Heart, lungs, kidneys and liver were removed to determine regional blood flow. Reference blood and tissues were processed as described in detail elsewhere [17, 18]. The reference blood samples and tissues were processed as described by De Angelis et al. [17]. To extract the dyes from the isolated dried microspheres, 500 µL of dimethylformamide was added to each tube, which was briefly but vigorously vortexed. The samples were centrifuged (2000g, 10 min) and the absorbance of the supernatant was determined with a DU 640 spectrophotometer (Beckmann Instruments, Inc, Fullerton, CA, USA; <1.8 nm slit width) using a 700 µL quartz cuvette. The absorption spectrum peaks for the yellow microspheres were obtained at 448 nm, respectively. The absorbance values were corrected using a matrix inversion technique (Dye-Trak matrix inversion macro for Excel, Triton Technology, San Diego, CA, USA). The minimum acceptable absorbance was 0.010 AU. For each infusion, the tissue flow rates were calculated according to the following formula [18]: Qt = At(Qb/Ab); where Qt and Qb stand for the flow in the sample tissue and in the reference blood, respectively, and At and Ab represent stand for the peak absorbance (AU) of the tissue sample and of the reference blood, respectively. Qb, in mL/min, was calculated by:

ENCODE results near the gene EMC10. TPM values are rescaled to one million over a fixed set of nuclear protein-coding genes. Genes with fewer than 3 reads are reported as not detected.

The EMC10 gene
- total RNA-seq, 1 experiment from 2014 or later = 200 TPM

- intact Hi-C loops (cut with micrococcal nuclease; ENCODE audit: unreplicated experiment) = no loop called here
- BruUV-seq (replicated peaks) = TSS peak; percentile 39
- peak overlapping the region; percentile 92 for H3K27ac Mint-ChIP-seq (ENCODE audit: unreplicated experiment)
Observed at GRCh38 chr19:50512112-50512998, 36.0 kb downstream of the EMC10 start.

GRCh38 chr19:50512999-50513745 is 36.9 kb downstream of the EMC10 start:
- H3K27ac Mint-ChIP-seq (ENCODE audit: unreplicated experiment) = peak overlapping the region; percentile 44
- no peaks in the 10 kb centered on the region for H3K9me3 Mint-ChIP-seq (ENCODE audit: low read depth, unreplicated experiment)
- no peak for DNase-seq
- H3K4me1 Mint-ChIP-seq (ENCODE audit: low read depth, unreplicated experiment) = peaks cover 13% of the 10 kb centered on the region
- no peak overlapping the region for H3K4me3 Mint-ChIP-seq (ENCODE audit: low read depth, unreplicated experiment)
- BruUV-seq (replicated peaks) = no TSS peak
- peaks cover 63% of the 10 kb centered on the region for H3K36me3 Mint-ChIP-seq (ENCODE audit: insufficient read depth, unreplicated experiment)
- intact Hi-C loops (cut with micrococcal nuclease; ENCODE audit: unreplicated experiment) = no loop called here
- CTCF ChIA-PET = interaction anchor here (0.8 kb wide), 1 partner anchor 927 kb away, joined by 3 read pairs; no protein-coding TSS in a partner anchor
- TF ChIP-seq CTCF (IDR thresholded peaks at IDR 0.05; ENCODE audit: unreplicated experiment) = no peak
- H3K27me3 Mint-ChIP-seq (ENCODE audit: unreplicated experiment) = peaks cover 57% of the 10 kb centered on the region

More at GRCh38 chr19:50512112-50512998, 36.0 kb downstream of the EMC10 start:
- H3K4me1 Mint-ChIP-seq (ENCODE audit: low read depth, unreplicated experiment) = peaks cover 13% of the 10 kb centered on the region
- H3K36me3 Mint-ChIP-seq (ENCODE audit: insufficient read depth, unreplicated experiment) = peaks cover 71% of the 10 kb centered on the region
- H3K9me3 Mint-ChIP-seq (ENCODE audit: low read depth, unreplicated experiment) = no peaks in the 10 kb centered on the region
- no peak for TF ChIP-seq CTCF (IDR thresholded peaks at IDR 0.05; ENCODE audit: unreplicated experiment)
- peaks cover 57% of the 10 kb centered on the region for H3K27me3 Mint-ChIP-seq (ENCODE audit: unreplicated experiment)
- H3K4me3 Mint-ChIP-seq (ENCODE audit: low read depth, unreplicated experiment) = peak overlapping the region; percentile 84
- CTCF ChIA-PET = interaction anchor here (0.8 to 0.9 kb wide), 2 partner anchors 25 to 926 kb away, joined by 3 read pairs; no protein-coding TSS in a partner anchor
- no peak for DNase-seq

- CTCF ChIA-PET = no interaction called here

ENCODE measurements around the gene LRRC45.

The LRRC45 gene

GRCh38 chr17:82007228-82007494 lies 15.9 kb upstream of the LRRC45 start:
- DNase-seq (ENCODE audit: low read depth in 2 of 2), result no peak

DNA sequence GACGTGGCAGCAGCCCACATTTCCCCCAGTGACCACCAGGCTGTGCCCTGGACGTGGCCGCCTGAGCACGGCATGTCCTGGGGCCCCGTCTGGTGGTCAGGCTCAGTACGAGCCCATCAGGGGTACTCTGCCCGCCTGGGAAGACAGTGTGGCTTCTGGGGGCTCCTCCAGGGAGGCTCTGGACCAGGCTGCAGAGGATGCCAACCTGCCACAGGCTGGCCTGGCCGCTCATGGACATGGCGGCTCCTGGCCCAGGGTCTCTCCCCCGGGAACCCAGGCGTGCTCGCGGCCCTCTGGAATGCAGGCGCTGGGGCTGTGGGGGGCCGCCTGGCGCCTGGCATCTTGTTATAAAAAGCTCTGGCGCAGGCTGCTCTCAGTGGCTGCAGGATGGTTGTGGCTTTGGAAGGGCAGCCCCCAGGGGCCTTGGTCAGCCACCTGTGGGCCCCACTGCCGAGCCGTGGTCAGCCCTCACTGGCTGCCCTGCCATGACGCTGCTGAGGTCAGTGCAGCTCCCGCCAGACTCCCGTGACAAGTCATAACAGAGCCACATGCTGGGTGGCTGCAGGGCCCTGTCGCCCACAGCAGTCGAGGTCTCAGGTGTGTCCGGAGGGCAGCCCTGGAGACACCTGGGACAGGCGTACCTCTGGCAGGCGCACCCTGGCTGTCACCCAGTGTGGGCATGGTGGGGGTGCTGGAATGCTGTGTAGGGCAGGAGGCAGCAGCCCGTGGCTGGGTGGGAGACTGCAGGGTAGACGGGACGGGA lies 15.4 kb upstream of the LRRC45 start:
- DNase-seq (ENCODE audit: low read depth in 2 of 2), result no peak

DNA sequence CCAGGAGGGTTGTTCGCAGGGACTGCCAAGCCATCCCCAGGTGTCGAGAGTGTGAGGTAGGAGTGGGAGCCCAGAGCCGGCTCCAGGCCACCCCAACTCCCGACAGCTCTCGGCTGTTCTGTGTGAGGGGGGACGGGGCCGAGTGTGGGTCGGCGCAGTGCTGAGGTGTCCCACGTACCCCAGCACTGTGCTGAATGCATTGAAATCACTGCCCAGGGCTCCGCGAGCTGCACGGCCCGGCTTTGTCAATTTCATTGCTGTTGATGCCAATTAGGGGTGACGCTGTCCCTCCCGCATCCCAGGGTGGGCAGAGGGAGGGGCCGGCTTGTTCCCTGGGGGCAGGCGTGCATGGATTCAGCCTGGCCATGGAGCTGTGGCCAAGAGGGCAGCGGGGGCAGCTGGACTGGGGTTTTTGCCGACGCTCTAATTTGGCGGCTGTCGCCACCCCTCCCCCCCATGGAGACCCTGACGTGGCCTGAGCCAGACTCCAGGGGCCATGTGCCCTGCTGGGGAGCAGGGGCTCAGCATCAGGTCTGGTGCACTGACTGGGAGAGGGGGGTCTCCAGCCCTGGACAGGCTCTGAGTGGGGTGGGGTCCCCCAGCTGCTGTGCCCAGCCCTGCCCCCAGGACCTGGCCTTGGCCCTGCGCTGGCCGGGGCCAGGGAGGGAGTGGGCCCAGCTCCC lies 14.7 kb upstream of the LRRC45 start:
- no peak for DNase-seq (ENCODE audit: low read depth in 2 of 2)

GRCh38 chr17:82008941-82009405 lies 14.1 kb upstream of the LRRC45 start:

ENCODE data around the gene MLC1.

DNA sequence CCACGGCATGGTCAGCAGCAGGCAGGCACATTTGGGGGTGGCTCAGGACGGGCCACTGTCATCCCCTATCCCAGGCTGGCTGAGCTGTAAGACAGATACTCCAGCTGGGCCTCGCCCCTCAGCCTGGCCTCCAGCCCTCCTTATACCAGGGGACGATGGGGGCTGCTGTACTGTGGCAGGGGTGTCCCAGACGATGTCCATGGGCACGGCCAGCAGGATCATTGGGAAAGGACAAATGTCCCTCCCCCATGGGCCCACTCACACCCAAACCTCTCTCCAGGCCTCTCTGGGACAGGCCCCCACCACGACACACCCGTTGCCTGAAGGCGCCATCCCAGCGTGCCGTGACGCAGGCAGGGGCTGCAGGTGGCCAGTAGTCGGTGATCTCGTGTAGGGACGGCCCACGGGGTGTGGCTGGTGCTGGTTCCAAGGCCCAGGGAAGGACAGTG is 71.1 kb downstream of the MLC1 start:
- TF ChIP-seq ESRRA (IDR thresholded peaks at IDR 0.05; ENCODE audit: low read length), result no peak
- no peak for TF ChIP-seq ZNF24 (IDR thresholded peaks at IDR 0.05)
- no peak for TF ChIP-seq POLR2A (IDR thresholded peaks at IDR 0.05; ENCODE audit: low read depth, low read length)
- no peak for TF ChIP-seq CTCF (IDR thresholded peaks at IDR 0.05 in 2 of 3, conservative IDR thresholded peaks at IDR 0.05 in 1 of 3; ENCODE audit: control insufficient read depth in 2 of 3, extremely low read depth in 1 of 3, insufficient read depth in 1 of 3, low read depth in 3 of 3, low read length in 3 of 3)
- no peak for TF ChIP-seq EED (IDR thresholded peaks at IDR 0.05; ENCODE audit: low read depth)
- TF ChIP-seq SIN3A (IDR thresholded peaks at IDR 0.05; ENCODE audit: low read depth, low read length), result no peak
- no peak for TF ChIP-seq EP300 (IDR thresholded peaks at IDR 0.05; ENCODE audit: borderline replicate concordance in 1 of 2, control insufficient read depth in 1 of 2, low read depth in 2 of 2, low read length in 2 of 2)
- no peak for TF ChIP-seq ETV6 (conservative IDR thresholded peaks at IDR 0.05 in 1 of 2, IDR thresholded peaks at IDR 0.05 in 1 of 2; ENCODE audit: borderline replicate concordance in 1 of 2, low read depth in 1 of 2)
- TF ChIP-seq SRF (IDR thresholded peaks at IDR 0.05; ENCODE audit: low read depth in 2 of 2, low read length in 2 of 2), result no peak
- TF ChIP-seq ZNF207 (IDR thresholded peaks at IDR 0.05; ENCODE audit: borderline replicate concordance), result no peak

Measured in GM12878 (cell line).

$${\text{Qb}} = \frac{{{\text{Reference blood sample weight/1}}.0 5 \;{\text{g}}/{\text{mL}}}}{{{\text{Reference blood sample volume}}/0. 5 \;{\text{mL}}/{ \hbox{min} }}}$$
where 1.05 g/mL is the specific gravity of blood and 0.5 mL/min is the withdrawal rate. Blood flow rates were divided by tissue weights to yield mL/min/g. Cardiac output (CO) was calculated by the following formula [19]:
$$\frac{{{\text{Total number of injected microspheres }} \times {\text{ reference rate }}\left( {0. 5 \,{\text{mL}}/{ \hbox{min} }} \right)}}{\text{Number of microspheres in the reference blood sample}}$$